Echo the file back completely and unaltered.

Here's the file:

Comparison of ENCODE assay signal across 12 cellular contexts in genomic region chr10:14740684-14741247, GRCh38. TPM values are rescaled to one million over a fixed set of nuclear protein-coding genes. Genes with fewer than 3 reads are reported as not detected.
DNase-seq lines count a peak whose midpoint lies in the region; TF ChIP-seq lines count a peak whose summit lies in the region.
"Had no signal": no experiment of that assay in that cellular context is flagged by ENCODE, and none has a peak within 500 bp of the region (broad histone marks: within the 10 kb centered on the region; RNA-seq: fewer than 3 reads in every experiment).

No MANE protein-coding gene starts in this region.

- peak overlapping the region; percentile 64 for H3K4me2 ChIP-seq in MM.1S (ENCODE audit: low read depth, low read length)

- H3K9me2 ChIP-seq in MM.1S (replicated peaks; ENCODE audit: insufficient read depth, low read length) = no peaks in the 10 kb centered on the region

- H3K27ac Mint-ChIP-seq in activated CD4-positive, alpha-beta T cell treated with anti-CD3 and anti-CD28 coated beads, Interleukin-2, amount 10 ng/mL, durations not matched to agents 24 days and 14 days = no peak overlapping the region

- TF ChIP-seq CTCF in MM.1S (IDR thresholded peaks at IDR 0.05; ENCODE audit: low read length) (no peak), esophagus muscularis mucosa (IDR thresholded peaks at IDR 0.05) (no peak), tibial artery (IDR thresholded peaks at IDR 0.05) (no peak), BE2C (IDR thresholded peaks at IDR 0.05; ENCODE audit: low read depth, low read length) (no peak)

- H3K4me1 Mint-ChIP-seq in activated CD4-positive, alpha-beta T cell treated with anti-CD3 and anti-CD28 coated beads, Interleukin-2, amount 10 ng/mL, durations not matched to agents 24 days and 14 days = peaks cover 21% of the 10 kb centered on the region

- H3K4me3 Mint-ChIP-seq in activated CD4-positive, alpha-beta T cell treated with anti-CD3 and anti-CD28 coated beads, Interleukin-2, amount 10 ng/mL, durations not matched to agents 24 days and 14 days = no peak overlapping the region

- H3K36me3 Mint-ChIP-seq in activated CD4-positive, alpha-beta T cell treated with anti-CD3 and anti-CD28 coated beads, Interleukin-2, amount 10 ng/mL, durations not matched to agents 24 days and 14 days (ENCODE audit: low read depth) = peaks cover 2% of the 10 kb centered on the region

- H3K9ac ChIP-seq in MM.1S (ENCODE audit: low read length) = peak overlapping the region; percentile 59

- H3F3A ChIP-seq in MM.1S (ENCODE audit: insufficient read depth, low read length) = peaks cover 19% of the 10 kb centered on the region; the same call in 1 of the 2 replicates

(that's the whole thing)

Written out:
Comparison of ENCODE assay signal across 12 cellular contexts in genomic region chr10:14740684-14741247, GRCh38. TPM values are rescaled to one million over a fixed set of nuclear protein-coding genes. Genes with fewer than 3 reads are reported as not detected.
DNase-seq lines count a peak whose midpoint lies in the region; TF ChIP-seq lines count a peak whose summit lies in the region.
"Had no signal": no experiment of that assay in that cellular context is flagged by ENCODE, and none has a peak within 500 bp of the region (broad histone marks: within the 10 kb centered on the region; RNA-seq: fewer than 3 reads in every experiment).

No MANE protein-coding gene starts in this region.

- peak overlapping the region; percentile 64 for H3K4me2 ChIP-seq in MM.1S (ENCODE audit: low read depth, low read length)

- H3K9me2 ChIP-seq in MM.1S (replicated peaks; ENCODE audit: insufficient read depth, low read length) = no peaks in the 10 kb centered on the region

- H3K27ac Mint-ChIP-seq in activated CD4-positive, alpha-beta T cell treated with anti-CD3 and anti-CD28 coated beads, Interleukin-2, amount 10 ng/mL, durations not matched to agents 24 days and 14 days = no peak overlapping the region

- TF ChIP-seq CTCF in MM.1S (IDR thresholded peaks at IDR 0.05; ENCODE audit: low read length) (no peak), esophagus muscularis mucosa (IDR thresholded peaks at IDR 0.05) (no peak), tibial artery (IDR thresholded peaks at IDR 0.05) (no peak), BE2C (IDR thresholded peaks at IDR 0.05; ENCODE audit: low read depth, low read length) (no peak)

- H3K4me1 Mint-ChIP-seq in activated CD4-positive, alpha-beta T cell treated with anti-CD3 and anti-CD28 coated beads, Interleukin-2, amount 10 ng/mL, durations not matched to agents 24 days and 14 days = peaks cover 21% of the 10 kb centered on the region

- H3K4me3 Mint-ChIP-seq in activated CD4-positive, alpha-beta T cell treated with anti-CD3 and anti-CD28 coated beads, Interleukin-2, amount 10 ng/mL, durations not matched to agents 24 days and 14 days = no peak overlapping the region

- H3K36me3 Mint-ChIP-seq in activated CD4-positive, alpha-beta T cell treated with anti-CD3 and anti-CD28 coated beads, Interleukin-2, amount 10 ng/mL, durations not matched to agents 24 days and 14 days (ENCODE audit: low read depth) = peaks cover 2% of the 10 kb centered on the region

- H3K9ac ChIP-seq in MM.1S (ENCODE audit: low read length) = peak overlapping the region; percentile 59

- H3F3A ChIP-seq in MM.1S (ENCODE audit: insufficient read depth, low read length) = peaks cover 19% of the 10 kb centered on the region; the same call in 1 of the 2 replicates